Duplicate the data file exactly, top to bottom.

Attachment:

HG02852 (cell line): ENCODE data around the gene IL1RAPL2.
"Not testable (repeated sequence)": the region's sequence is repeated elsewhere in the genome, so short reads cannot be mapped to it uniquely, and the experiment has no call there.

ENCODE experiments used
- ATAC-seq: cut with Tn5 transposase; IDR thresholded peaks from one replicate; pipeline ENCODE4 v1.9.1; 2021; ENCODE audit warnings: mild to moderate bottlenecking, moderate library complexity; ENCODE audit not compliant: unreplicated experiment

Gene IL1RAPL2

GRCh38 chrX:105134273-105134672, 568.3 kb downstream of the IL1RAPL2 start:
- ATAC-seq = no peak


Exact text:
HG02852 (cell line): ENCODE data around the gene IL1RAPL2.
"Not testable (repeated sequence)": the region's sequence is repeated elsewhere in the genome, so short reads cannot be mapped to it uniquely, and the experiment has no call there.

ENCODE experiments used
- ATAC-seq: cut with Tn5 transposase; IDR thresholded peaks from one replicate; pipeline ENCODE4 v1.9.1; 2021; ENCODE audit warnings: mild to moderate bottlenecking, moderate library complexity; ENCODE audit not compliant: unreplicated experiment

Gene IL1RAPL2

GRCh38 chrX:105134273-105134672, 568.3 kb downstream of the IL1RAPL2 start:
- ATAC-seq = no peak